But there is something that is very unique in Therese that starts, little by little, leaving Carol at easy to be her. There is no threat, boredom, or emptiness in Therere's presence. Carol seems so flattered by the way Therese adores her. She feeds it with her inquisitive and intense gazes and half smiles. She does not give  much of herself at certain extend, but she clearly  wants to be present in Therese´s moments. Somehow, her own way, she is also in awe of Therese. It will take a very long time for her to open up about her feelings, her love for Therese.

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Carol seems to like the challenge of sculpting in Therese love and admiration towards her. She has certainly a bit of a narcissistic nature. She is sovereign, but at the same time gets ambushed by Therese´s intense interest in her. In fact, the truth is that the spell becomes mutual. Most of the movie is this parade of nuances revealing mutual feelings that burn little by little, until culminating in a profound connection of two hearts, minds, souls, lives, and many needs. With many twists and turns, come the transformation: Therere becomes more and more assertive and Carol more defenseless, unguarded.

Carol and Therese cannot live their love in open. It is the 1950's America. A time when the society was based on keeping up appearances at all costs. People wanted to convey perfect selves, perfect lives, and perfect everything. No matter if their lives or families or selves or jobs were falling apart, they had to hold things up and suffocate them no matter what. It was like the character of Julianne Moore in "Far From Heaven". She could not even cry inside her home. She had to hide behind the bushes of her backyard, so repressed those times were.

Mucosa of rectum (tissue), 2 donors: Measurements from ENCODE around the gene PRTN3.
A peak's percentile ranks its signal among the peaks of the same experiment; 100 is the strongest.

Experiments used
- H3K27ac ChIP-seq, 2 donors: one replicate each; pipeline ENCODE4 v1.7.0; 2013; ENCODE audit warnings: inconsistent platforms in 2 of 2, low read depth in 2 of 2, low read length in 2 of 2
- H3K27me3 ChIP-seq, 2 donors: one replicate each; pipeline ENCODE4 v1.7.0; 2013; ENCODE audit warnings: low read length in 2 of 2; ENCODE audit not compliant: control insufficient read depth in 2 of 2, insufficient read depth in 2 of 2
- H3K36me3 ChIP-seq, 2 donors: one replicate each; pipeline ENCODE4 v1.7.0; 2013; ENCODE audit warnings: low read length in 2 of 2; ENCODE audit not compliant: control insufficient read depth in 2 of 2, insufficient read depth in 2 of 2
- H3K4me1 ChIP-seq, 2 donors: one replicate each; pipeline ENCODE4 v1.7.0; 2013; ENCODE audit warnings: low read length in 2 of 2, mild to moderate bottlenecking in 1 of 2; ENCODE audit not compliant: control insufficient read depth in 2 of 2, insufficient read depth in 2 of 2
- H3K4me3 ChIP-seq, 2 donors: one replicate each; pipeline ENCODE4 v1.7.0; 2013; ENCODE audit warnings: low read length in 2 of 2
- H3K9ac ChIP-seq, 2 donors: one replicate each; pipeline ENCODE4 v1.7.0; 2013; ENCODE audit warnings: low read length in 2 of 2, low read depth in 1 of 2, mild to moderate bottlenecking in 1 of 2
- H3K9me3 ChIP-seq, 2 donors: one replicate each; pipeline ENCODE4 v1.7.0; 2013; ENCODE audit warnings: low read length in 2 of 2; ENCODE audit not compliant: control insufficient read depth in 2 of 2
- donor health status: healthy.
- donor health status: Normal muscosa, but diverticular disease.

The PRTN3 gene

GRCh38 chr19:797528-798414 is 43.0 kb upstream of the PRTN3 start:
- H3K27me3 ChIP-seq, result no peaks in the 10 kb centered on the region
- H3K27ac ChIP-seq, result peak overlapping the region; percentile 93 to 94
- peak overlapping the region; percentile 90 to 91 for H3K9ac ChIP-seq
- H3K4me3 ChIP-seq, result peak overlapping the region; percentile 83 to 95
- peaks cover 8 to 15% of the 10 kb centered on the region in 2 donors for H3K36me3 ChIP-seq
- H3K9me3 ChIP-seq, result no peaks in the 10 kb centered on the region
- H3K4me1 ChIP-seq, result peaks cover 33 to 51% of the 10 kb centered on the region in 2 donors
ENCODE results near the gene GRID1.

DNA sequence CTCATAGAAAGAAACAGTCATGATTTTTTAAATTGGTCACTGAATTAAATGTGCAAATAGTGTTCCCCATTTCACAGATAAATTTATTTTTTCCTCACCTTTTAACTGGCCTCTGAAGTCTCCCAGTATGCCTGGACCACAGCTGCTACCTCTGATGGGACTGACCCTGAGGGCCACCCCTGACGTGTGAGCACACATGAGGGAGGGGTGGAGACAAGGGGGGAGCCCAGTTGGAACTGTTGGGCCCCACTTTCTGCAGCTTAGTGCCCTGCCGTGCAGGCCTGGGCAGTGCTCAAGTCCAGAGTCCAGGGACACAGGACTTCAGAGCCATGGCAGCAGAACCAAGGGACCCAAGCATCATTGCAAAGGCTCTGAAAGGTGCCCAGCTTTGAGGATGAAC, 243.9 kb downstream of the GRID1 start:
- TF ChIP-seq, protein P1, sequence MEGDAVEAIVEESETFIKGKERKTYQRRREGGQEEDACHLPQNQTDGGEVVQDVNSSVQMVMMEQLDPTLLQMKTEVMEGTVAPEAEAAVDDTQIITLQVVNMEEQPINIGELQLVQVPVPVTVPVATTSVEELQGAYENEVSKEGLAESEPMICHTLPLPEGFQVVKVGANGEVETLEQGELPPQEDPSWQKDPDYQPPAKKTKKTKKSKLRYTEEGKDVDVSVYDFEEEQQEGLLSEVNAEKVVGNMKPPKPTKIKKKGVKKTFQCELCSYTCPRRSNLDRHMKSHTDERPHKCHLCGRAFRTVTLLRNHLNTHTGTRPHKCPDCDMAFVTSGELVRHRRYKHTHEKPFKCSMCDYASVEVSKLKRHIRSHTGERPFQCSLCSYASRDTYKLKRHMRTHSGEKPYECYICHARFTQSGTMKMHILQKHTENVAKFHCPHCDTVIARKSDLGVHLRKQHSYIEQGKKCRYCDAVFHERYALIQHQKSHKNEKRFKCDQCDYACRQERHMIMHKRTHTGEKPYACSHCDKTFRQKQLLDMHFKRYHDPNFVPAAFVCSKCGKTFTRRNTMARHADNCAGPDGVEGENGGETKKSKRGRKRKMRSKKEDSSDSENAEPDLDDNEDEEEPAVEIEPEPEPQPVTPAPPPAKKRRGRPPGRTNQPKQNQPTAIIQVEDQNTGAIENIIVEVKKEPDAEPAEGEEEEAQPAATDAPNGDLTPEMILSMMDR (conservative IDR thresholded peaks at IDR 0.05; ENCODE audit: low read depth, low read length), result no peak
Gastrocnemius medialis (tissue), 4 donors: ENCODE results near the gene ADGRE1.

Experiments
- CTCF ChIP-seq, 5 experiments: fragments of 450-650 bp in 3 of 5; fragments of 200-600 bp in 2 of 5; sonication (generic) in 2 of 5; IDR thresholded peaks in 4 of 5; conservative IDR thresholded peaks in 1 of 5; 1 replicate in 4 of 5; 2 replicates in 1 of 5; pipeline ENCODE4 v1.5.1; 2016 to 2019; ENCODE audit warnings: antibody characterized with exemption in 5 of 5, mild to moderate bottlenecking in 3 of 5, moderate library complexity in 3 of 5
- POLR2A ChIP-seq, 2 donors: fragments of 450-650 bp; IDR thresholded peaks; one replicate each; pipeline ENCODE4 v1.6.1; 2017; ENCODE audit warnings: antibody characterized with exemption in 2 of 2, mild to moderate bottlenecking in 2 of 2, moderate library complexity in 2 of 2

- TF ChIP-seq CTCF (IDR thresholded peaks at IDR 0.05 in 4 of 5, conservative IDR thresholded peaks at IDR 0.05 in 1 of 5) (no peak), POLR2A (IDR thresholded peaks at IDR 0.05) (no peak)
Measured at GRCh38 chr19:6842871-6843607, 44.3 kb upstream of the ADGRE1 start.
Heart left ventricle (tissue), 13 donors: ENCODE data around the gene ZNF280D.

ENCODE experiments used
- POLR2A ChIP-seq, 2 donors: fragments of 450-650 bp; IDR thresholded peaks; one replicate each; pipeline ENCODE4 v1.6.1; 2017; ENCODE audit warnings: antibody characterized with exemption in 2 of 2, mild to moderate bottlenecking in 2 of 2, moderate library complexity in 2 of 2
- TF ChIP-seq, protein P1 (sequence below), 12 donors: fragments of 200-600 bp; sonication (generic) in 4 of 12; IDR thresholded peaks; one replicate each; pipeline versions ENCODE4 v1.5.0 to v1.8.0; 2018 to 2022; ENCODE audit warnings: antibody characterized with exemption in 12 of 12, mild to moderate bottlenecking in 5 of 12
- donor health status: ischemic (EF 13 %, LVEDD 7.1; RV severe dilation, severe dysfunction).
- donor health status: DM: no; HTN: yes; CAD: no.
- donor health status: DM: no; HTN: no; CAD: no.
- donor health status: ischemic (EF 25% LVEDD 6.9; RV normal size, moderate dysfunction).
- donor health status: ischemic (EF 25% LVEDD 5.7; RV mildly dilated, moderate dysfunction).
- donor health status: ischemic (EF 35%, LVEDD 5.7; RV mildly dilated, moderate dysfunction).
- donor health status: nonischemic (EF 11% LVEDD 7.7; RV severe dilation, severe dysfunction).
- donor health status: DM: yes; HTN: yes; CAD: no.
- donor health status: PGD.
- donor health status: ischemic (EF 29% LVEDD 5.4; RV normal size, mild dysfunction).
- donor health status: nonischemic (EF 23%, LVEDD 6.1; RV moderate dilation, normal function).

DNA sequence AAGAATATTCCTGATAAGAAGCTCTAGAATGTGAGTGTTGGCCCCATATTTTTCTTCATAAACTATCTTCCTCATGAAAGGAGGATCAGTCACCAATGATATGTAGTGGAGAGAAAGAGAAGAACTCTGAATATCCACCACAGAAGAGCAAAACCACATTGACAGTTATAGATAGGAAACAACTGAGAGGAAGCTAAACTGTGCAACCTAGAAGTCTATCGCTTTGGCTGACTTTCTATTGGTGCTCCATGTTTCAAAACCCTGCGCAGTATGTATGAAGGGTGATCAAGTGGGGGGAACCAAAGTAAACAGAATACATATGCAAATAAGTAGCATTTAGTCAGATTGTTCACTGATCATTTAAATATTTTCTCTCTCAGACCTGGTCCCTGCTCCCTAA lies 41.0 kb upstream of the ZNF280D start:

This love is pure, deep, passionate, understanding, delicate, and captivating. The story is, above all, this engineering that falling in love is all about. So exquisite, so rich in meanings. It transcends... As the magnificent Cate Blanchett, who gave the flawless performance as Carol, said: "volcanic feelings".

Sometimes, so much is happening between two people, an earthquake, a tsunami of emotions and still people around them may not notice a thing. I think especially when it happens between two women in love, because women are all about nuances, overtones, undertones, so much is exchanged in silence, very subtly, discreetly, almost telepathically. Women just know without the need of words, they identify the meanings in one another. The most ordinary things can be so revealing...

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Carol and Therese's relationship is like that. The beauty and impressiveness of it happens exactly in these moments of complete silence, those long scenes without dialogue. Only eyes and hands and the body movements speak and they certainly speak a thousand words. This is a love that goes beyond the boundaries of one's skin. So divine, sublime, and alluring it is. Takes us hostages of it from the beginning to the very end!

-Simone Bittencourt Shauy-